Connect to share and comment
A tearful Oscar Pistorius apologised Monday to Reeva Steenkamp's family, telling the court he had "terrible nightmares" since killing his girlfriend and often woke up smelling blood.
Sobbing and with his jaw trembling as he took the witness stand in his defence, Pistorius said he did not intend to kill his 29-year-old lover.
The Paralympic gold medallist is accused of premeditated murder, but claims he shot the model though a locked toilet door believing she was an intruder.
"I want to take this opportunity to apologise to Mr and Mrs Steenkamp," he said, at times barely audible as he sobbed.
Pistorius said he was "trying to protect Reeva" on Valentine's Day last year. "I can promise that when she went to bed that night she felt loved."
"There isn't a moment, or hasn't been a moment since this tragedy happened that I haven't thought about your family."
"I can't imagine the pain and sorrow and the emptiness that I've caused you and your family."
In the tribunal Steenkamp's mother June, flanked by other relatives, stared at him stony-faced during the apology.
She has sat through weeks of gruesome evidence, including brutal images of her dead daughter.
- Terrible nightmares -
The athlete was speaking publicly for the first time about the events surrounding Steenkamp's death.
Since that fateful night, "I've had terrible nightmares," he said, adding: "I wake up at night smelling blood."
He also said he has been on anti-depressants since the shooting.
Pistorius told the court that on one occasion after waking in the middle of the night he crawled into a cupboard because he was so scared.
Monday's session seemed just as harrowing for the sprinter.
The court was forced to adjourn for the day ahead of schedule after defence lawyer Barry Roux said his witness was exhausted by a lack of sleep and the day's ordeal.
"Well he does look exhausted, he sounds exhausted," said Judge Thokozile Masipa, granting the defence an adjournment until Tuesday.
After five weeks of prosecution testimony, Monday was the first day of Pistorius's defence.
- 'Mother had a pistol' -
Pistorius's legal team used his testimony to put his actions on February 14, 2013, into context, sketching out what it was like for him growing up disabled in a crime-ridden country without his father.
"When I grew up we were exposed to crime. Housebreakings, family members being assaulted and hijacked," said the athlete, recounting burglaries at his own home and his father's.
"My mother had a lot of security concerns. We grew up in a family where my father wasn't around much. She would often get scared at night, she would phone the police," he said.
"My mother had a pistol," he added. "She kept her firearm in a padded bag under her pillow."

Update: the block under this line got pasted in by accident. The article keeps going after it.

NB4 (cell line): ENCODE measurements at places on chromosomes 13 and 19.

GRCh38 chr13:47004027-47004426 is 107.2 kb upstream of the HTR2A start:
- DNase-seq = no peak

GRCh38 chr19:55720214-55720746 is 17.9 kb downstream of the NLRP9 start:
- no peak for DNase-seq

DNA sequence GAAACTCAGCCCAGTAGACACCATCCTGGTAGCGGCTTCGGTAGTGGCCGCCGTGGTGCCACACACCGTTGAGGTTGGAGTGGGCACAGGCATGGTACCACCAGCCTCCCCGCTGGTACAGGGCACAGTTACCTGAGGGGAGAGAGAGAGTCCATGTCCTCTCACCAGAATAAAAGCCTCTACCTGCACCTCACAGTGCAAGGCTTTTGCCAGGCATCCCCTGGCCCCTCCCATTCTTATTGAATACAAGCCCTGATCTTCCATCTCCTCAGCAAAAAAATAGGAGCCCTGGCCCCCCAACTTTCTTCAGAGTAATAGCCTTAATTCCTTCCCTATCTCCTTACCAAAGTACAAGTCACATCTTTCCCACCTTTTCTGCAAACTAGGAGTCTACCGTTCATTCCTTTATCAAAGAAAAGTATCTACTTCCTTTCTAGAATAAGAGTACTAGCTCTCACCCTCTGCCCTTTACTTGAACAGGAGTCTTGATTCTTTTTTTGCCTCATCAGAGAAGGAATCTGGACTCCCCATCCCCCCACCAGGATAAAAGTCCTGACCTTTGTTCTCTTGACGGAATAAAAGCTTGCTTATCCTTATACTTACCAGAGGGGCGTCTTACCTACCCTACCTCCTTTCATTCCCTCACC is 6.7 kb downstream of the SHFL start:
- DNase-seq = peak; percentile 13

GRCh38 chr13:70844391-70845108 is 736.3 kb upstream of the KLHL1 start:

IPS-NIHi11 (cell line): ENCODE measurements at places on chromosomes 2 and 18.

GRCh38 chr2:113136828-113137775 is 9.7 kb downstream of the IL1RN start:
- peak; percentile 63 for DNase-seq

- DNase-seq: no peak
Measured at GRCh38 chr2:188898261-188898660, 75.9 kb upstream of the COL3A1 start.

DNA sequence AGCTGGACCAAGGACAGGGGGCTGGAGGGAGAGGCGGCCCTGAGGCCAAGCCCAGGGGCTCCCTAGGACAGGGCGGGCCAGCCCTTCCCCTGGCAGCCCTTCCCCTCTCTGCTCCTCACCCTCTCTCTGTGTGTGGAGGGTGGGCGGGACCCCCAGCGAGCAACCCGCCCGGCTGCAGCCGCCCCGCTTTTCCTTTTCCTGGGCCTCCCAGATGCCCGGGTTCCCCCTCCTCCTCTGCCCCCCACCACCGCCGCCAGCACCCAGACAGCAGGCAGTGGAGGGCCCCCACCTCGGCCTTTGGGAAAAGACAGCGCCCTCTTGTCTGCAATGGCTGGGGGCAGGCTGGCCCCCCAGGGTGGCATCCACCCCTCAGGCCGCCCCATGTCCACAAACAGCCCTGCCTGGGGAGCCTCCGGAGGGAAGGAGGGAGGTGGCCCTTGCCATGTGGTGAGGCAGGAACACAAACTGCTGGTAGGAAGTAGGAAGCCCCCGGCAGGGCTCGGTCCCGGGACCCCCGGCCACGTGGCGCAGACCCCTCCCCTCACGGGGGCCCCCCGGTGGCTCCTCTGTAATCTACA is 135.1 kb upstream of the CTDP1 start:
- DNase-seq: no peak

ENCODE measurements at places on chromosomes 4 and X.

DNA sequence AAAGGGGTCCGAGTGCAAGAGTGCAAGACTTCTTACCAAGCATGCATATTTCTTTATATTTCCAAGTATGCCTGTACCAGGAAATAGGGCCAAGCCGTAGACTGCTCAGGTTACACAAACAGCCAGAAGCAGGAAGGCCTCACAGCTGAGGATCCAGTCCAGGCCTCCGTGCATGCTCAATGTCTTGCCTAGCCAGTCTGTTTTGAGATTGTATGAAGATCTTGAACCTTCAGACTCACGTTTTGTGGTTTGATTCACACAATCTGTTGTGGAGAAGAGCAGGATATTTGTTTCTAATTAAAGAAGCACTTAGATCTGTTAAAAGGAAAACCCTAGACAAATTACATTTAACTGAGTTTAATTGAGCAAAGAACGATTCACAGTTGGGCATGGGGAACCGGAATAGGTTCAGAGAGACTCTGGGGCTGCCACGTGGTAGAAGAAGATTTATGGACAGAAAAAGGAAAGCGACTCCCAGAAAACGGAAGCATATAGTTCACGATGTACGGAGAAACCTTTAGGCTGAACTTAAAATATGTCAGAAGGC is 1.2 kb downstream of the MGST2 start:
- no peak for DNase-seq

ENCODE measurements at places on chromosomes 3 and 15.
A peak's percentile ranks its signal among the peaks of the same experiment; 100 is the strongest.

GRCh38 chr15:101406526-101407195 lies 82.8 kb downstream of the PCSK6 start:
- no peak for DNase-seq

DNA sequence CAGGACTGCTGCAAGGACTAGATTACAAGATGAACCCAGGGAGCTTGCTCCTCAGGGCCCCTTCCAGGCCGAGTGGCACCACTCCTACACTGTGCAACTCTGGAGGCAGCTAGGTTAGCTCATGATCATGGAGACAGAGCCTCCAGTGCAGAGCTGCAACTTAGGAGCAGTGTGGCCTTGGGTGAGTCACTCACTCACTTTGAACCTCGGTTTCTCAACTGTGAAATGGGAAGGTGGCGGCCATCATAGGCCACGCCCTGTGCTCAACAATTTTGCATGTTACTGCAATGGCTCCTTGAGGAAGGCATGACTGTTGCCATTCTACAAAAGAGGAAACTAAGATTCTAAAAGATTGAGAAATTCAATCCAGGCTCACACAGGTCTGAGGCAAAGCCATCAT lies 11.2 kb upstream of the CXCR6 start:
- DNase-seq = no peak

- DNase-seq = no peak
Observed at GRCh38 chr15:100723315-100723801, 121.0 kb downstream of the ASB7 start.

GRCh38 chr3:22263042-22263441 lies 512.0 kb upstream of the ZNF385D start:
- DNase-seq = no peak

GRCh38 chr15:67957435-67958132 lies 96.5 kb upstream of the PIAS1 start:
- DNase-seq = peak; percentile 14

Sheila Pistorius died when her amputee son was aged 15.
He also testified about his vulnerability when he is not wearing his prosthetic legs.
"I don't have balance on my stumps," he said.
The defence also spent time on a character sketch of a deeply religious man who loves animals.
"I put a lot of faith in the Lord to be where I wanted to be," he said about a revival of his faith in 2012, describing meeting the equally religious Steenkamp as a "blessing".
"We would pray at night," he said.
Cape Town-based criminal advocate William Booth said much will depend on how Pistorius stands up to cross-examination -- which could come as soon as Tuesday.
"Oscar's evidence can only be properly assessed once he's been cross-examined," Booth said.
In the five weeks since the trial began, Pistorius has appeared fragile and sometimes annoyed, frequently crying in court.
He was physically sick when the gruesome details of Steenkamp's death were discussed.
A key question will be, "Is he emotionally stable to testify if he's breaking down all the time?" Booth said.
"One would rather have him in a better state of mind when he testifies."
Pistorius has hired an extensive team of forensic experts, including an American animation firm that will visually depict the crime scene using three-dimensional computer-generated images.
The experts will have to cast doubt on the state's version of events, including testimony from witnesses who said they heard a woman screaming on the night of the killing, which would show Pistorius knew his target was Steenkamp.
His lawyer Barry Roux said he will call 14 to 17 witnesses in his case to testify on ballistics, urine emptying, damage to the toilet door, sound, and "disability and vulnerability."
The trial is slated to run to at least mid-May.